The BBC website has a report claiming that there are concerns about the way people are using the Internet to obtain medical advice and treatments. It is interesting stuff and, as someone who has had excellent, very good, very bad and extremely frustrating experiences at the hands of the NHS I’m in a position to see both sides of the argument.
Get yourself a cup of tea, this is going to be a long post.
It’s a fact that the Internet has given people access to more information and opinion in all matters including health and medicine. Now there are lists of medications and their potential side effects when before the advent of the web if you didn’t have access to specialist books all you had to go on was the medication instruction leaflet and any advice your GP might have given you.
Now you can search for that medication and see people’s opinions about and experiences with it. Many support groups exist for people undergoing a treatment or living with a particular condition. Discussions abound about which treatments work best, which consultants are good, better and best (or not as the case may be) and offering information so that a person can go to the GP armed with information.
What we all need to remember is that GP means General Practitioner – if someone has something outside of that GP’s experience then there is the potential to hit problems. Had my mother followed the GP’s advice of “It’s just a panic attack” (it wasn’t anything like a panic attack) in 2000 then I would almost certainly have died within a week. Is it any wonder that my family and I aren’t the most trusting of GPs now? We prefer to have information and a discussion about the best way forward, which should surely be the right thing to do instead of meekly taking a prescription.
There are GPs out there who would rather dose patients up with painkillers rather than investigate the problem that is causing them severe pain and stopping them doing their jobs and having a decent quality of life. That’s not the right way to deal with things. Pain happens for a reason and that reason should be investigated.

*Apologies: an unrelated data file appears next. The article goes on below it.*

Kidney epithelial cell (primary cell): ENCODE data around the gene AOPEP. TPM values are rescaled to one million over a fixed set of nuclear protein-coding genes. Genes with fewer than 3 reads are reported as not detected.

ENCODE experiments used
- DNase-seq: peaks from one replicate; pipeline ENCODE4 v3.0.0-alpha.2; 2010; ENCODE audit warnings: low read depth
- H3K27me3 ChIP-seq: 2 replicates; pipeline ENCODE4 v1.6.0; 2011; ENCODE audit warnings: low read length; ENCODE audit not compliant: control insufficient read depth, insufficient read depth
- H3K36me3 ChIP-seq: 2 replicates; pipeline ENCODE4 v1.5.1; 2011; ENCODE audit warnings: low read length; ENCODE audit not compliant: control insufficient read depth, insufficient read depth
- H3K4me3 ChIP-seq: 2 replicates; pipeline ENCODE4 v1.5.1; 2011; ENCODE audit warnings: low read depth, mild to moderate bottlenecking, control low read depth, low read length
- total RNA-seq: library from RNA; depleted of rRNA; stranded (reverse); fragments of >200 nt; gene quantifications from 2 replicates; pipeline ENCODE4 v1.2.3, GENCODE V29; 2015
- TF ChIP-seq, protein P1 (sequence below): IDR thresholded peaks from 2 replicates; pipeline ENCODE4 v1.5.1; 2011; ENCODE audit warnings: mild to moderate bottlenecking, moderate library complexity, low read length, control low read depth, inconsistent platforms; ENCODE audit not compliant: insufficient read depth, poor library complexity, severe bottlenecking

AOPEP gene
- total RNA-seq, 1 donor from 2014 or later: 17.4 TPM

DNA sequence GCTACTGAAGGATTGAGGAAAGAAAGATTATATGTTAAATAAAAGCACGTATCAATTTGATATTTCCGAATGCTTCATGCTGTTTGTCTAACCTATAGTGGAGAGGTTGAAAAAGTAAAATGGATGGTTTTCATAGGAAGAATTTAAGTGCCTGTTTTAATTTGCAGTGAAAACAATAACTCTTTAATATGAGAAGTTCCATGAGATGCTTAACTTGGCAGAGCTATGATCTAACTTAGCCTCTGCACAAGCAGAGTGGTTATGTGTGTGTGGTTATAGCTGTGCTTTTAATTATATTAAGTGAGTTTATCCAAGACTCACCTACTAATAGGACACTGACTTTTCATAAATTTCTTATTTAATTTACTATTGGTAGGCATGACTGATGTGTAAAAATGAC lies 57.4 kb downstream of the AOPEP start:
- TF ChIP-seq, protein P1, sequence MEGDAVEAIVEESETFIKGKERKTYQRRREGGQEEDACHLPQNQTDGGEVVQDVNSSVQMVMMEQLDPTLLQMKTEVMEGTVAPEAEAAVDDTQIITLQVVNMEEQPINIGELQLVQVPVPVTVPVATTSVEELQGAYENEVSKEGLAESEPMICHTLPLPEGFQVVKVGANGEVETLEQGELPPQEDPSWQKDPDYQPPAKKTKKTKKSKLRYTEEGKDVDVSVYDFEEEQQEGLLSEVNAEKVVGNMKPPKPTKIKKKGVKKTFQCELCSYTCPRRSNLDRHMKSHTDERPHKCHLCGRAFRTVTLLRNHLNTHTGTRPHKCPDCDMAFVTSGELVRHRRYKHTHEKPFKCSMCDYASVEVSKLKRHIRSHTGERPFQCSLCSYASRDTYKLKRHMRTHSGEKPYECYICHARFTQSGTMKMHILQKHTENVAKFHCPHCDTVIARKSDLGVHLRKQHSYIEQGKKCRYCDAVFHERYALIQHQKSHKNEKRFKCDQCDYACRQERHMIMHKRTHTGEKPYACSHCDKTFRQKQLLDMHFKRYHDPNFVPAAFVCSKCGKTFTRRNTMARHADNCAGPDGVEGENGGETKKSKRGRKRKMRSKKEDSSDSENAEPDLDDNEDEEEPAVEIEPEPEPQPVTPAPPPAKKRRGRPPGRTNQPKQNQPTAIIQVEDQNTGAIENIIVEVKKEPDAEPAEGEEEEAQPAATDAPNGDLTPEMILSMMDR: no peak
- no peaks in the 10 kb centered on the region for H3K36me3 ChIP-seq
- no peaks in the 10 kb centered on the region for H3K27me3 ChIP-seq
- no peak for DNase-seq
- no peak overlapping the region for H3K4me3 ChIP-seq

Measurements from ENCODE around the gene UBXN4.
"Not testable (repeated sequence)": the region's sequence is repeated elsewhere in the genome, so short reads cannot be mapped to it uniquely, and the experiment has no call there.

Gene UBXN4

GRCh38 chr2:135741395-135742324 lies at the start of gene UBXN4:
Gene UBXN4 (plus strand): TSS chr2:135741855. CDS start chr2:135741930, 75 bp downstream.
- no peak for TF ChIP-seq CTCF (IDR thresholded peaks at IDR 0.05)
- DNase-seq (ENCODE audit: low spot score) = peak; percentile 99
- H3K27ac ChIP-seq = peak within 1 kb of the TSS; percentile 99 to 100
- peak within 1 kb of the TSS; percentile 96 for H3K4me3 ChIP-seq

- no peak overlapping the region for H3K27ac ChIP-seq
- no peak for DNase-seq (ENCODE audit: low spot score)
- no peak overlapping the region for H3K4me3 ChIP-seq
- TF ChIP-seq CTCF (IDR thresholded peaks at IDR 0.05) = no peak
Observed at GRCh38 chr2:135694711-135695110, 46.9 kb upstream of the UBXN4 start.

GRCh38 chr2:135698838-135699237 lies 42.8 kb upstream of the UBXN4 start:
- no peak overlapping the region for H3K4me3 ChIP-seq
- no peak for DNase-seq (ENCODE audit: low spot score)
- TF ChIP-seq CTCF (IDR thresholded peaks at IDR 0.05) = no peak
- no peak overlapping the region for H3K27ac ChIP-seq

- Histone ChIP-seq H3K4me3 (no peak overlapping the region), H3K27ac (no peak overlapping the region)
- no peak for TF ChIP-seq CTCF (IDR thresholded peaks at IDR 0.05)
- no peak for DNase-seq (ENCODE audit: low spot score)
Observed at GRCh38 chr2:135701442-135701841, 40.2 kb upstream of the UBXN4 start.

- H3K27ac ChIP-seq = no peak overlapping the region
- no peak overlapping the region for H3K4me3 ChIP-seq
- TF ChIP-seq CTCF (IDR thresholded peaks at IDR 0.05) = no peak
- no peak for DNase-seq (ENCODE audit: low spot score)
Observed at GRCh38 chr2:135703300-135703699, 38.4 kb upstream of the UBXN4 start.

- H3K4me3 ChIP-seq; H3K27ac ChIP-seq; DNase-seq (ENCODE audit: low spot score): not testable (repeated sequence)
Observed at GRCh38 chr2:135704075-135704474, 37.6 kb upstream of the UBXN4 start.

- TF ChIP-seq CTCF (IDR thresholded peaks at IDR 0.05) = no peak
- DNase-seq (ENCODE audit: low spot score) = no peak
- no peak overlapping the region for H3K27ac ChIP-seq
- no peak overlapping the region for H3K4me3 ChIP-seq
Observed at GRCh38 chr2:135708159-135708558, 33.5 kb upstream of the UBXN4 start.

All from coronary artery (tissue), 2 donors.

Popping painkillers or other medication like Smarties isn’t good for the person.
I’m now in reasonable touch with the way my body works. I know which things set me off and cause trouble. I know which parts don’t work optimally and how to care for them. I know how they feel and the signs they give when something’s not quite right. I know those signs well so I also know when something definitely isn’t right.
It would be nice if everyone was able to read the signs their bodies give them. But not everyone has the same medical history. This is where things start to get cloudy. Partly through advertising aimed at getting people to think “that headache I had the other day might be the start of something nastier” instead of “OK, I need to knock off the lager” and partly through the promotion of BMI as an accurate measure of health. Which it isn’t. Information overload is a logical consequence of living in the information age.
The recent documentary about Sir Terry Pratchett is a case in point. One of England’s finest authors has Alzheimer’s Disease and the documentary was both educational and deeply moving. We sincerely wish him well (my fair lady is a great fan of his work) and hope treatments can keep the condition from advancing while a cure is searched for.